Skip to the main content
This website uses cookies to give you a better online experience. By using this website or closing this message, you are agreeing to our cookie policy. More information
Alberta Supports Contact Centre

Toll Free 1-877-644-9992


The COVID-19 pandemic has impacted legislation and services. Information on this website may not reflect the current situation in Alberta. Please visit for up-to-date information about these impacts.


Where to Look for Diverse Talent

Embracing diversity in your workforce has benefits for everyone, such as creative problem solving, new ways of looking at work and promoting an acceptance of differences.

By engaging people from diverse backgrounds, your organization shows that it values and reflects the communities it serves.

Find, attract and retain diverse talent and, in turn, build a more inclusive workplace.

First Nations, Metis and Inuit (FNMI) candidates

Having a unique cultural background, Indigenous people may bring a fresh perspective to your workplace. A number of resources are available to employers looking to hire First Nation, Inuit and Metis (FNMI) candidates. The network of Indigenous Works offices helps link Canadian employers with FNMI workers.

You can also post a job on, a Canada-wide FNMI career portal, or check out Aboriginal Link, an organization with sector- and region-specific databases of urban, rural and remote centres that allow you to connect with 1.5 million FNMI people across Canada.

Workers of a gender not normally considered in your field

If you are looking for ways to change up your organization, consider hiring employees of a gender normally underrepresented in your industry. You can find information about recruiting women for trades at the Edmonton-based Women Building Futures, an Alberta leader in trades training for women that specializes in recruiting women into the heavy industrial workforce.

If your workforce is mainly female, look for men. For example, you could also consider hiring men in roles such as nurse or administrative assistant normally filled by women.

Younger or mature workers

Look at the average age of your workforce. Could you benefit from specifically targeting other generations?

Younger employees could potentially offer energy, ambition, new ideas and ability with technology. Connect with younger candidates by getting in touch with YouCan Youth Services in Edmonton or the City of Calgary Youth Employment Centre. Both organizations help youth who are transitioning into employment or back into education. Universities, colleges and technical schools are other great places to recruit new graduates looking to begin their careers.

If your workforce is already youthful, don’t overlook the benefits of bringing in mature workers, who can offer experience, stability, a guiding hand and mentorship. The Mature Worker section provides more you find information about mature workers.

Persons with disabilities

Send a strong message of inclusion by hiring and supporting employees with disabilities. A person with a disability, whether mental or physical, could be an excellent candidate for your work and may need only minor accommodations or possibly none at all.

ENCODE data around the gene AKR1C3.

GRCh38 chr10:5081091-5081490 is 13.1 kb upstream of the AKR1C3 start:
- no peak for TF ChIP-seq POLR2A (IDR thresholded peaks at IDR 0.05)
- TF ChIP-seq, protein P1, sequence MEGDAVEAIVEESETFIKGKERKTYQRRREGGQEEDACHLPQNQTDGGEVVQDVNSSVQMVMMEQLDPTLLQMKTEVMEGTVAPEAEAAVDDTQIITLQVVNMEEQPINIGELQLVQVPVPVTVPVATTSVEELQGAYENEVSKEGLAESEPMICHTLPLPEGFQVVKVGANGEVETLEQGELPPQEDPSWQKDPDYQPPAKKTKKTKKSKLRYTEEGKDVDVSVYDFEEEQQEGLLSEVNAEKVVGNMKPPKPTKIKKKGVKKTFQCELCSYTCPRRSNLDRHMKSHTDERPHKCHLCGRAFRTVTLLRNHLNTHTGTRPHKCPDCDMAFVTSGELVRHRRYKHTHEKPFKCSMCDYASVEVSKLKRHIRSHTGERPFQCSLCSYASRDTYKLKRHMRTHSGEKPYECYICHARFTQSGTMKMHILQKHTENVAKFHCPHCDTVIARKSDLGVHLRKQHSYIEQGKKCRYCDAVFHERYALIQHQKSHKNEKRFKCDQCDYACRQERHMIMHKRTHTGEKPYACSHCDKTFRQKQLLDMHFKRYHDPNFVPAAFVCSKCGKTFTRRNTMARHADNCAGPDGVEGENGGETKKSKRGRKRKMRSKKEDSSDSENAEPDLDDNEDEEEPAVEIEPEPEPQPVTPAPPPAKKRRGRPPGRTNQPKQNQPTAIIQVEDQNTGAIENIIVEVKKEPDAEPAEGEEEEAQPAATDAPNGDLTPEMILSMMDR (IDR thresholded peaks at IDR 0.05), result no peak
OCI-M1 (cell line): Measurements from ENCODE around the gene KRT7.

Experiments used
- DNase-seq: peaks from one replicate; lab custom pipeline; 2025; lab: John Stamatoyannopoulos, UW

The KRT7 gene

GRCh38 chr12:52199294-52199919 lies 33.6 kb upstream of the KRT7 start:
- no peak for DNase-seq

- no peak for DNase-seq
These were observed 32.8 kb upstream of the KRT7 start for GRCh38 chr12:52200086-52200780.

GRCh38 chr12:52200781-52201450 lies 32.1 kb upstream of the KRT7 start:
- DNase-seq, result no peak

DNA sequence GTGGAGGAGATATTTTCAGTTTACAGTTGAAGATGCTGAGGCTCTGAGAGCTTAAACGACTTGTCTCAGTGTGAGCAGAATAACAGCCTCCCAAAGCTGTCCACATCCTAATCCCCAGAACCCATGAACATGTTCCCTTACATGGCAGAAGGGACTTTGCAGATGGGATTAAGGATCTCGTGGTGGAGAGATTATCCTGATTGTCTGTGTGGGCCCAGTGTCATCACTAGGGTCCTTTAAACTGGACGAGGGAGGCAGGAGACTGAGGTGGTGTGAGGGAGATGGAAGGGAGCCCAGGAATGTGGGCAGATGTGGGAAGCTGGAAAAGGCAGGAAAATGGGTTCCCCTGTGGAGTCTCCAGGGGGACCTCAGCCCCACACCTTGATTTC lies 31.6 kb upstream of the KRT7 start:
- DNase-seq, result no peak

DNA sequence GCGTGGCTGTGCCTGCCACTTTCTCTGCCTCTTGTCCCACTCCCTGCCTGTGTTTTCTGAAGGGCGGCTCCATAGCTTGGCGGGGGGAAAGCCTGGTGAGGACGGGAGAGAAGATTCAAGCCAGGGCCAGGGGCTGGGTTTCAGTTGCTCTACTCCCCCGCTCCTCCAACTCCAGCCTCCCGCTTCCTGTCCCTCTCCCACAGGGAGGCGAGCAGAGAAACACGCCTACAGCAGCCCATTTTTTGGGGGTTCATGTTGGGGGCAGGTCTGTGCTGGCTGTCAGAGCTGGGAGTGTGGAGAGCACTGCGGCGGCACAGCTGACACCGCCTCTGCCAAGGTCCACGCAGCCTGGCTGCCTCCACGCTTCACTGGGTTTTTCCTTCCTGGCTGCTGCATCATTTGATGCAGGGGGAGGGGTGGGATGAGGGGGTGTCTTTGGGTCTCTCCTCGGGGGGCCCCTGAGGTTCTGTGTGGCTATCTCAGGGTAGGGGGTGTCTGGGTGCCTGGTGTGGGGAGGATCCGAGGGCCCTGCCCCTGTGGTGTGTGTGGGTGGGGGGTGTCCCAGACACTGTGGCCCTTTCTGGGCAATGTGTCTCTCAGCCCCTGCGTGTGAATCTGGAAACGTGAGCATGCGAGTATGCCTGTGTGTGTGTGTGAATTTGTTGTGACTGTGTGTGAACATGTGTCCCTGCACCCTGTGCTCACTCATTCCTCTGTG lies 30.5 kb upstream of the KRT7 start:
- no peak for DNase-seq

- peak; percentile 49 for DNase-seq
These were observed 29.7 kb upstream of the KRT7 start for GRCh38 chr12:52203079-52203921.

To tap into this market, start with EmployAbilities, an Edmonton-based community organization dedicated to serving people who have disabilities or who face barriers to employment. In Calgary, Calgary Alternative Support Services offers the same service. Both organizations’ website offers career information and employment placement services.

The Persons With Disabilities section also provides useful information and links to other resources.

Newcomers to Canada

Newcomers with credentials and training from outside of the country can be a highly-skilled addition to your workforce and may bring new ideas to your company.

If you’re interested in hiring newcomers, consider using an immigrant-serving agency that may already have done some pre-screening. A good place to start is the Alberta Association of Immigrant Serving Agencies, which can put you in touch with agencies across the province that help newcomers find work.

If you need help understanding foreign credentials, contact the International Qualifications Assessment Service.

An inclusive workplace

Your workplace is on its way to becoming a more inclusive environment when all the people on your team know they are valued and feel they belong. There is no one-size-fits-all approach to building an inclusive and respectful workplace, but it often includes accommodating specific needs of staff members, reviewing policies on benefits for partners or spouses and ensuring your staff understands that bullying or discrimination in the workplace will not be tolerated.

Hiring staff members from diverse backgrounds may take no extra effort and can help you find skilled employees and could provide a fresh perspective to your business. Organizations that celebrate and embrace diversity and difference send a strong message not only to their employees but also to their customers and the communities they serve.

Was this page useful?